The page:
One year after American’s withdrawal from Afghanistan, bill promises to help refugees seeking citizenship

Thousands of Afghan refugees are stuck in legal limbo.
Afghan American Foundation
Afghan American Foundation(DC Bureau)
Published: Aug. 18, 2022 at 9:51 AM MDT
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WASHINGTON (Gray DC) - In a Washington D.C. park, protestors gather with paint brushes to draw a somber mural to mark the one year anniversary of the fall of Afghanistan’s capital and the rise of Taliban control.

The United States completed its withdrawal from Afghanistan on August 30, 2021. A year on, demonstrators tell the Washington News Bureau the mission is far from complete as thousands of refugees seek a path to citizenship in the United States. A bipartisan group of lawmakers have issued statements saying they’re working on a bill to fix the backlog.

“We are here to protest, to mourn and to paint and heal the wounds that our country and our countrymen have suffered,” said Afghan refugee Jawaid Kotwal of Virginia. He sits on the board of the Afghan-American Foundation and founded Afghans Living in DC.

Nearly 80,000 Afghans have fled to the United States. But Kotwal says more are seeking an escape as many are being threatened with death or torture for their work in areas such as intelligence gathering or the media.

Kotwal’s cousin is among the refugees who did make it to America. But ever since, he’s been stuck in limbo trying to obtain permanent citizenship.

“Those who made it like my cousin have some sense of relief. But, it’s not done for them. My cousin, I just spoke to him 5 minutes ago actually when I was on the phone, had an asylum interview. So, he needs to adjust his status and then bring his his newborn son that was born actually days after the fall of the government and he hasn’t seen his child,” he said.

Lawmakers understand there’s a backlog in processing. A bipartisan group of Senators have introduced the “Afghan Adjustment Act” that seeks to help Afghans with temporary status, that undergo additional vetting, to apply for permanent legal residency. The act would also expand the Special Immigrant Visa process for Afghan refugees.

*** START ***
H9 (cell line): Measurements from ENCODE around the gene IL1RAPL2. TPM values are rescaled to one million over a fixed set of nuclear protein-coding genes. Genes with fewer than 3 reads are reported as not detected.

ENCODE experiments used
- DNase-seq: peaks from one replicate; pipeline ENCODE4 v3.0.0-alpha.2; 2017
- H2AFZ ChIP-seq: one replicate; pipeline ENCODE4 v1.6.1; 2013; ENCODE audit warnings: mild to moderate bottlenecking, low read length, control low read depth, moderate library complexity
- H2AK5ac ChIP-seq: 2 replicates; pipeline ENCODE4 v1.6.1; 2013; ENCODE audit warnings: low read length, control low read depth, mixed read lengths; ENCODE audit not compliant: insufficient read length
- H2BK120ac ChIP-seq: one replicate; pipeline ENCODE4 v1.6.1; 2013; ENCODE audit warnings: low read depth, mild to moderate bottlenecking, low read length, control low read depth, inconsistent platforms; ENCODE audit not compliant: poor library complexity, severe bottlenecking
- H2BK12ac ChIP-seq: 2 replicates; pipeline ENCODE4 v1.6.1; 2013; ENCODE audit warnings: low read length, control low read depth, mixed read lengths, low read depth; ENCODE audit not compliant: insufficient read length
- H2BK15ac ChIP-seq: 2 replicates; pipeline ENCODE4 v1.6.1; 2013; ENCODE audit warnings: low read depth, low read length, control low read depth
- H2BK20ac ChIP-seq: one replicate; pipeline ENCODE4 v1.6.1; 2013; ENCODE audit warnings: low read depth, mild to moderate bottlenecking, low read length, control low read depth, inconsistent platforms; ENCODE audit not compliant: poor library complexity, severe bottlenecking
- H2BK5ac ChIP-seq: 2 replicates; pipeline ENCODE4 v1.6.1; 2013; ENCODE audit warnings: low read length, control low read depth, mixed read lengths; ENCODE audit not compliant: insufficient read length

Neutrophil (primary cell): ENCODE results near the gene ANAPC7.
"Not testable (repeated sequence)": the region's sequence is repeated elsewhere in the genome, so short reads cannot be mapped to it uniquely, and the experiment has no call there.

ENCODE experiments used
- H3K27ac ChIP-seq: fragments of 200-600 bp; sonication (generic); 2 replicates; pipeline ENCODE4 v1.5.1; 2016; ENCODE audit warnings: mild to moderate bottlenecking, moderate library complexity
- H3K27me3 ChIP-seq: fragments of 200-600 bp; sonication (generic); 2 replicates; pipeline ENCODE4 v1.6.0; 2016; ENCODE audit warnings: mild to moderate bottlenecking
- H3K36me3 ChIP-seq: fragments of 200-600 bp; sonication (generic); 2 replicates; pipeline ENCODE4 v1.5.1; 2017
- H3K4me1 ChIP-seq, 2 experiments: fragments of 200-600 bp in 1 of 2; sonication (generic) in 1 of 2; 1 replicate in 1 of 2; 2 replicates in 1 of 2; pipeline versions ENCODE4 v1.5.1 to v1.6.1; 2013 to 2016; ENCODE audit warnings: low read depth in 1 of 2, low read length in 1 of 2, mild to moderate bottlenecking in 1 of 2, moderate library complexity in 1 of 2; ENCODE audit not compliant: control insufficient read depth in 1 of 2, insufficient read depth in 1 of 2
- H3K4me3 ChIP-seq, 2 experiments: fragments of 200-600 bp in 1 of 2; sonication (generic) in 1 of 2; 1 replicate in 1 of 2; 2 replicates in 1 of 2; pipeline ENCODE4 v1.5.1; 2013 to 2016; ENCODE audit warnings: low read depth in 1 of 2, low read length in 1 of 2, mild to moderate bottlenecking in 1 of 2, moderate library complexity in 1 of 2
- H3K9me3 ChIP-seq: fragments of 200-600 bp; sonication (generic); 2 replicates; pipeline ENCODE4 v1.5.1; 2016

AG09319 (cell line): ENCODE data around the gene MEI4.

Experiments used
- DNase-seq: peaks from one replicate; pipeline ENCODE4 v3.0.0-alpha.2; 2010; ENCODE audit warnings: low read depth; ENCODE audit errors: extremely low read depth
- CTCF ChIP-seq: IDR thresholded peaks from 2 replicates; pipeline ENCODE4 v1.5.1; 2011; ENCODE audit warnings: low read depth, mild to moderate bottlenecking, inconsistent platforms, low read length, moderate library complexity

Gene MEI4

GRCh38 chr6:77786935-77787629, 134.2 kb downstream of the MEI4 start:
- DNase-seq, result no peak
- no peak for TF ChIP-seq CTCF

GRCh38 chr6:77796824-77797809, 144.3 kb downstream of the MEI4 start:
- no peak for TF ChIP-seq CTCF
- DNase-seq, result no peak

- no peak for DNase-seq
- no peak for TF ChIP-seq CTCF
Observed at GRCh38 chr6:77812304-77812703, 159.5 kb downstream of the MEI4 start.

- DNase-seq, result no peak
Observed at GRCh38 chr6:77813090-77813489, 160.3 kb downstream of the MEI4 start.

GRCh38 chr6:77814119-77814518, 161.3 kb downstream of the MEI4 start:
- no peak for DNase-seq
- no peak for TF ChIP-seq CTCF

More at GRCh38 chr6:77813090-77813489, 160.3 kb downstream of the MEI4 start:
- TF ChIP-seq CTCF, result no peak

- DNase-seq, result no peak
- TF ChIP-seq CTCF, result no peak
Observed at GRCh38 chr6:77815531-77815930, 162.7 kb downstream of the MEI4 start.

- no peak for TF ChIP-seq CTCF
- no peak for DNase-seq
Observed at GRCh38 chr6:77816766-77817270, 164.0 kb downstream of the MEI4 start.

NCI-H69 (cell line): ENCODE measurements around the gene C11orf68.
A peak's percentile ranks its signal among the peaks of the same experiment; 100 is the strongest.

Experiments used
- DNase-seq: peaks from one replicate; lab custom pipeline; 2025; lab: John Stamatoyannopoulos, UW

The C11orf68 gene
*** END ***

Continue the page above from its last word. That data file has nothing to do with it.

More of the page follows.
Lawmakers say the bill would implement these key changes:

- Allow Afghans on humanitarian status who submit to additional vetting to apply for permanent legal status. For these Afghans, the primary options under current law to gain permanent status are through our asylum system or the SIV process

- Expand the SIV program to include four previously omitted groups, including the Female Tactical Teams of Afghanistan, the Afghan National Army Special Operations Command, the Afghan Air Force, and the Special Mission Wing of Afghanistan

- Establish a task force to develop and implement a strategy for supporting Afghans outside of the United States who are eligible for SIV status and require the Department of State to respond to Congressional inquiries about SIV applications.

“The Afghan Adjustment Act will enable our Afghan allies who served as translators, interpreters, guards to come to this country and be citizens in a country that they love. And they served, they sacrificed. They put their lives on the line. And, the Afghan Adjustment Act will enable them to find a safe haven because they have targets on their backs. They are persecuted and tortured and threatened with death in Afghanistan now simply because they came to our aid,” said Sen. Richard Blumenthal (D-Conn.) who is among the lawmakers backing the bill.

Kotwal, who immigrated to the United states in 2001, calls the bill great. He said the help is necessary not only for refugees who made it to America, but those that are still waiting to come. His own parents, who left Afghanistan for Pakistan, are among the people fighting for a path to the United States.

“My message for the American people is that refugees are the safest immigrants that’s out there. They go through numerous background checks and security checks. And AAA (Afghanistan Adjustment Act) actually ensures that people who came here go through vigorous security regime before they’re granted any form of citizenship or permanent resident status,” said Kotwal. “The AAA or Afghan Adjustment Act has a very good chance. But that doesn’t mean it’s a done deal. There’s still some obstacles.... so I’m calling on the U.S. public to call in their senators, their members of Congress and urge them to pass this into law to help those that are in limbo, those who have come here and they don’t have a path to give them some hope. Those people who want to help us and those that have helped us are still stuck in Afghanistan. So, this would be a great deal for our community because they will become law abiding, taxpaying, job creating Americans like I am.”

Find more data here on refugee arrivals state-by-state.

Read more about Afghan refugees living in the United States here.

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